We’re going to take a slight detour before getting to flatMap because I think understanding joined will make flatMap a little easier to digest. Joined is not a higher-order function.

Joined is defined for arrays containing arrays. Technically, not directly defined for Array but for our purpose you can think of it this way. However, because it’s not defined for an array, the result is not an array but can easily be cast back to an array.

Essentially, what it does is concatenate the elements of the array of arrays. In other words, it creates a new array appending the contents of each array contained in the array of arrays. Another way to think about this is in terms of dimensions. An array of arrays is sometimes called a two-dimensional array. A two-dimensional array can be flattened to a one-dimensional array using the joined function.

Note: Empty arrays contain no values and therefore contribute no values to the result.

 

 

Flat Map


FlatMap maps values to arrays then flatten them.

The flatMap function is probably the one that most people have some confusion around. Part of that confusion is probably due to the fact that prior to Swift 4.1 flatMap was overloaded to do what compactMap does now.

I think it’s easiest to think about flatMap in two parts. The first is a map which maps elements to arrays. The second is taking that result and flattening with the joined function.

The function that you pass into flatMap has a domain which is equal to the elements in the array, i.e. the input is the same as with map. However, the output will be an array of elements.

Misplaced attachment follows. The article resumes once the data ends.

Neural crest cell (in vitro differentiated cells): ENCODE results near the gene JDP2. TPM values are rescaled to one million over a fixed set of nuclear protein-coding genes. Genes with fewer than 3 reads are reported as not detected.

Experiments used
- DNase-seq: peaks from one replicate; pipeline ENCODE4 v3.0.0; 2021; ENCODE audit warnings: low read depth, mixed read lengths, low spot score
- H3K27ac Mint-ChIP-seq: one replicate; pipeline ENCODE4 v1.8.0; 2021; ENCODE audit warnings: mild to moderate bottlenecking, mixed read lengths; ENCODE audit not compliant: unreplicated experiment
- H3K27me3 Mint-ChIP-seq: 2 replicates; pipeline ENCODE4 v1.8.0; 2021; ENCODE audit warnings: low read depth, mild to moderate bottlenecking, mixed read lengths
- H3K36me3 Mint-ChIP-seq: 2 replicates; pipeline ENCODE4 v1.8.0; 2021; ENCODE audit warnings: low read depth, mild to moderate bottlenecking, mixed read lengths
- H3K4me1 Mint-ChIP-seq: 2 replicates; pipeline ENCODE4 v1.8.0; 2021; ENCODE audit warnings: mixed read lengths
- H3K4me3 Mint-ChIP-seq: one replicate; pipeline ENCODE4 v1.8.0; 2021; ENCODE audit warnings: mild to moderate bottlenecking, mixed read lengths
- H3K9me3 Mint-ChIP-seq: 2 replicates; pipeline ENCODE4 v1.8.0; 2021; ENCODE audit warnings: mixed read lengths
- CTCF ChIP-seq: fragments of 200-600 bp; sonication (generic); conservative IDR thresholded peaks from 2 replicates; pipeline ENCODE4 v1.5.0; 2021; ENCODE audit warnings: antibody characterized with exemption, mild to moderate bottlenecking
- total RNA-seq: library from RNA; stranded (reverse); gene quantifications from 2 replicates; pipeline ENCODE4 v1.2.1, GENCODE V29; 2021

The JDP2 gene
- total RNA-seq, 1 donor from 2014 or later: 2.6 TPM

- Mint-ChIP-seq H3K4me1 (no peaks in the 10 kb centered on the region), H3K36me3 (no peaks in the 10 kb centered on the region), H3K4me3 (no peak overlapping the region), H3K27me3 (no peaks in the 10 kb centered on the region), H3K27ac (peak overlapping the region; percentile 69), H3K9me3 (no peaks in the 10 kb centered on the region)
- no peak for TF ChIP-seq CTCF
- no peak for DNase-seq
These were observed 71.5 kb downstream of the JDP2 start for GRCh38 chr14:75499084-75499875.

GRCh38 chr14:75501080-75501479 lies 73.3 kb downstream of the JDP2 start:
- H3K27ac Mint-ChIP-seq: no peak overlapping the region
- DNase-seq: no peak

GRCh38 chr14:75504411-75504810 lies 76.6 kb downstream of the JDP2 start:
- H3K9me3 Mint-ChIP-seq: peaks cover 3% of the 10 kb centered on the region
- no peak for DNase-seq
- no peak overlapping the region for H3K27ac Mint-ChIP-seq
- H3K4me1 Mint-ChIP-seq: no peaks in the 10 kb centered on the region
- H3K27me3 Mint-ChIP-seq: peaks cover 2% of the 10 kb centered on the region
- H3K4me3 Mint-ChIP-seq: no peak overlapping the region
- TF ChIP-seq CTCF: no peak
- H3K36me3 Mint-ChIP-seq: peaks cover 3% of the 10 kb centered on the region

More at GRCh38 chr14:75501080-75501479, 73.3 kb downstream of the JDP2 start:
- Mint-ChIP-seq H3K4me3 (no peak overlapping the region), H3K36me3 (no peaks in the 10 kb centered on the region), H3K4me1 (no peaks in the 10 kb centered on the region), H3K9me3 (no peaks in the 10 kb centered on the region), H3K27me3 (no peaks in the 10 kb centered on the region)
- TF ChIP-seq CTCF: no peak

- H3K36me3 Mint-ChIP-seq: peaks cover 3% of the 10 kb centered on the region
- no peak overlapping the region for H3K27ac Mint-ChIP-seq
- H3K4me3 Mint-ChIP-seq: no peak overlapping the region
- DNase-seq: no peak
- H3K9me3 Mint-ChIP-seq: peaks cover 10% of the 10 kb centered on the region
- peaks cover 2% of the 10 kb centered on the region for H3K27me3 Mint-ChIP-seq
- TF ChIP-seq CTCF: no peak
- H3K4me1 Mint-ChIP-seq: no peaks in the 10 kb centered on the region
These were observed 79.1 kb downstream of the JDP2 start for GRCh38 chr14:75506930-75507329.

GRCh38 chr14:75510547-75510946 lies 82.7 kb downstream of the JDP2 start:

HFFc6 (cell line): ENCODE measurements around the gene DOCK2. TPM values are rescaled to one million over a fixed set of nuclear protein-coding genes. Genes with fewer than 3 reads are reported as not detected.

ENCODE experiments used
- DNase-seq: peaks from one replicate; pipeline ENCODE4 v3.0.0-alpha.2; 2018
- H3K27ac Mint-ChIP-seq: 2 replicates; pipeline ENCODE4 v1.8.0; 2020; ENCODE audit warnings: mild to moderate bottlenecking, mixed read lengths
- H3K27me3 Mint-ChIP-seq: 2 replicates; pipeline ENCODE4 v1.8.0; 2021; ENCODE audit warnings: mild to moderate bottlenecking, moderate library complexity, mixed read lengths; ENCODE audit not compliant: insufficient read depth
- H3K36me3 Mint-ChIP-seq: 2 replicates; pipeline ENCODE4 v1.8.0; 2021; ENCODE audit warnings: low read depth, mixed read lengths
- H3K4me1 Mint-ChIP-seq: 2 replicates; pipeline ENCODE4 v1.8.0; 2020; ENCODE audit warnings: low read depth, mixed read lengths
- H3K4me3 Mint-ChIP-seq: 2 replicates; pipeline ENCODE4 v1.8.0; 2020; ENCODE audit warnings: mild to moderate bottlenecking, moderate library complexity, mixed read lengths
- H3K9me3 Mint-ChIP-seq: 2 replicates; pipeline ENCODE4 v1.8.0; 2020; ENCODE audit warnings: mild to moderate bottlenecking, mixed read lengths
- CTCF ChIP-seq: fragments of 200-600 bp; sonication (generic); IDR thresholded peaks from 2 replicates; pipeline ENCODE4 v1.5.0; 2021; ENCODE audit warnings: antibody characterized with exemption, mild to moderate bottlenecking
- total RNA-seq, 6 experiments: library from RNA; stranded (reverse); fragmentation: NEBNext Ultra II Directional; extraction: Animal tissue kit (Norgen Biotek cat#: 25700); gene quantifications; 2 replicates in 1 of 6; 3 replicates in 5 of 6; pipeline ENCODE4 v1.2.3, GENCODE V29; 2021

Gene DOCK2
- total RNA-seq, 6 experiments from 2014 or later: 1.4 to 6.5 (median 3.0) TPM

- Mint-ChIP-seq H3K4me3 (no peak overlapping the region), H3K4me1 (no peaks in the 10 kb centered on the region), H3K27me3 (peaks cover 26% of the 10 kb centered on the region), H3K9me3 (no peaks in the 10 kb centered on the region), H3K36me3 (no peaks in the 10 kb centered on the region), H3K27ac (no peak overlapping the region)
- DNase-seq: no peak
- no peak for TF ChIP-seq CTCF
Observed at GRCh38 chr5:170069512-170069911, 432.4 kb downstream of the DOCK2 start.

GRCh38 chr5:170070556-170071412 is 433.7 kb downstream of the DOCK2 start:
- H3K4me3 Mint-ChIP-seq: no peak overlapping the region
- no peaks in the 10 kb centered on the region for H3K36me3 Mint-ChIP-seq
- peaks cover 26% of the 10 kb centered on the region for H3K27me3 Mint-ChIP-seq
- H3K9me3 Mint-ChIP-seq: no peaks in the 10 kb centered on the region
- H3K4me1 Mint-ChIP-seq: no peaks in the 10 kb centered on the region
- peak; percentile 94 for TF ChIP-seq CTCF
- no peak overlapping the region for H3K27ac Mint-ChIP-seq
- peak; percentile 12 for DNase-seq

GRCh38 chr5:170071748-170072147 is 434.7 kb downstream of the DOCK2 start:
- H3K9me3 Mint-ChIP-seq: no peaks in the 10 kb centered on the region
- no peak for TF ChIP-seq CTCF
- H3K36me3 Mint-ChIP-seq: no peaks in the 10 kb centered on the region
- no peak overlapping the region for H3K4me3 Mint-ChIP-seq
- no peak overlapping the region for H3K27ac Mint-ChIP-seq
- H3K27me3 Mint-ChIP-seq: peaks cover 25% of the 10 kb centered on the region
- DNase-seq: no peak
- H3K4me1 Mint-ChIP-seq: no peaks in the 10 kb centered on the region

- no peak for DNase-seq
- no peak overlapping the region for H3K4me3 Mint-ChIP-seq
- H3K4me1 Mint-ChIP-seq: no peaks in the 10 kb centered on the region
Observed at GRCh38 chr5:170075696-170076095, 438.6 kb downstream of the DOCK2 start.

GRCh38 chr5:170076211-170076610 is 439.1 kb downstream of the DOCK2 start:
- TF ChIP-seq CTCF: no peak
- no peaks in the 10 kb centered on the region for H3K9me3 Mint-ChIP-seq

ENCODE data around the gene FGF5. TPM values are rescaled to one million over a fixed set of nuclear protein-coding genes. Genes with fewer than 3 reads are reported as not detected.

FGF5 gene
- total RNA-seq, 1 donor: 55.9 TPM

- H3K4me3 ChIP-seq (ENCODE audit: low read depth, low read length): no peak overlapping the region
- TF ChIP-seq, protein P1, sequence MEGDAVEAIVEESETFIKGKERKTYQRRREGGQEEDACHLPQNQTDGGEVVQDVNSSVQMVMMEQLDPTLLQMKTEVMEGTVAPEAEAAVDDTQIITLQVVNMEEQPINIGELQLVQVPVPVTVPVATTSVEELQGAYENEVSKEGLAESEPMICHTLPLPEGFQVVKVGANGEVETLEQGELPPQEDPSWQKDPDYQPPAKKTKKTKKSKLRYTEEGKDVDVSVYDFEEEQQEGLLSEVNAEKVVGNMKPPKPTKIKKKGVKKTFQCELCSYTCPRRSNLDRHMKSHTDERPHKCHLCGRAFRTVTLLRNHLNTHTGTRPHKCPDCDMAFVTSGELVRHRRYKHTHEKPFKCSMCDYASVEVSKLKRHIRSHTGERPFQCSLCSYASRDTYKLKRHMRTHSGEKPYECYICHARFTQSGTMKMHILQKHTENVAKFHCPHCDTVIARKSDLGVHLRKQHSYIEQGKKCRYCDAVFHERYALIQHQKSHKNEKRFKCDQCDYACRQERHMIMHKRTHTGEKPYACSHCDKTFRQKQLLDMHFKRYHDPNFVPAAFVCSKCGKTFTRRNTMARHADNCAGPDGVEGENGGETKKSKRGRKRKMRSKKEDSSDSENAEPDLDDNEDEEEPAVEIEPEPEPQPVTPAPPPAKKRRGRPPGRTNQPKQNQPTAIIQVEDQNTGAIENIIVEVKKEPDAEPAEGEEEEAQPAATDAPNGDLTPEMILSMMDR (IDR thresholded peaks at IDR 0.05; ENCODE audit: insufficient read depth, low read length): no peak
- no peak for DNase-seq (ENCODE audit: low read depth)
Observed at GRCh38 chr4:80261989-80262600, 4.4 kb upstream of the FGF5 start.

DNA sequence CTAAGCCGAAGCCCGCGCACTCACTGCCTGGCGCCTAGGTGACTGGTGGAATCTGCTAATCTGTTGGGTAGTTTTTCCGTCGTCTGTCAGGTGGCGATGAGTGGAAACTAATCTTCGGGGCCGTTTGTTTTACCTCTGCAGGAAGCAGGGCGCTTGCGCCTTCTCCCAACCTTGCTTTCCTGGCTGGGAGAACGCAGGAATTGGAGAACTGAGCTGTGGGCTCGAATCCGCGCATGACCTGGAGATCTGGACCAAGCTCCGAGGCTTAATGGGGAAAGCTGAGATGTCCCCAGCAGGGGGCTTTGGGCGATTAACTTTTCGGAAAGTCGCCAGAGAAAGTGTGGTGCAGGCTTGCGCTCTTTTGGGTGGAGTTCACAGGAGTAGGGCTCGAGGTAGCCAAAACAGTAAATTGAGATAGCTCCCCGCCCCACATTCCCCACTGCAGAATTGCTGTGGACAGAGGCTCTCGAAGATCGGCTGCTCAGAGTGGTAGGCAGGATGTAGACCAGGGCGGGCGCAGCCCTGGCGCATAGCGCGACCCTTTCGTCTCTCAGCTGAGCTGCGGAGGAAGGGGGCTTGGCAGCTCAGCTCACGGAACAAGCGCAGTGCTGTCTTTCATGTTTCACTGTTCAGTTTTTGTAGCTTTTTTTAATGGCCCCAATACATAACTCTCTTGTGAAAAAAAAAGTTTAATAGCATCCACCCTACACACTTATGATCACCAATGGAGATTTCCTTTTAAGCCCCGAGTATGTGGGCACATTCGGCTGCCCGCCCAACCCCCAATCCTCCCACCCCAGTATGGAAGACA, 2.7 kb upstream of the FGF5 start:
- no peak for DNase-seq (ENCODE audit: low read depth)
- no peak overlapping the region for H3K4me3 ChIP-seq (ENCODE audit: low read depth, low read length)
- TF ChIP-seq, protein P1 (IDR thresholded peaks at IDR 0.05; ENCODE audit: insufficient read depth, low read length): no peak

Let’s look at some examples.

test("flatMap") {
    let friends = people.flatMap { $0.friends }
    print(friends)
    
    let flat = integerArrays.flatMap { $0 }
    print(flat)

    let repeated = integers.flatMap { Array(repeating: $0, count: $0) }
    print(repeated)
}

Output:

--- flatMap ---
["Jon", "April", "Mark", "Tony"]
[1, 2, 3, 4, 5]
[1, 2, 2, 3, 3, 3]

In the first example, we flatMap over people returning their friends, resulting in a flattened list of all friends. This is similar to the map example that extracted the names of people into a list. The difference is friends is an array. If we had called map instead of flatMap the result would be an array or arrays containing strings [[String]]. In most cases, we don’t want that extra overhead of having to deal with arrays in arrays and so it’s convenient to flatten it, losing the information about which index or Person the friend came from.

Pulling out arrays of data from objects and then flattening them is probably the most common usage of flatMap.

The second example looks like it does nothing. It’s just returning it’s input, right? That’s true that the function is just passing data through, but it still going to flatten the result. The result is practically the same as calling joined, except that flatMap actually returns an Array so it may be slightly more convenient to work with.

The final example shows that you don’t have to have an embedded array to use flatMap. As long as the input can produce an array and you want to flatten that result, flatMap is the right choice. Here we create an array from an integer by repeating the value of the integer the same number of times.

 

Implementing flatMap

As I’ve hinted at several times already, the result of flatMap is the same as calling map then joined. The one difference is that the function passed to flatMap must return an array. With that, the implementation is rather simple.

func flatMap<B>(_ transform: (A) -> [B]) -> [B] {
        return Array<B>(map(transform).joined())
}

That’s really all there is to it.

Just for fun, let’s implement flatMap without the use of map or joined. We will need to create an array, iterate over every element calling transform, and appending the contents of the resulting array to our new array.

func flatMap<B>(_ transform: (A) -> [B]) -> [B] {
    var result = [B]()
    forEach { element in
        result.append(contentsOf: transform(element))
    }
    return result
}

That’s nearly identical to map except we append the contents of the transform rather than the result.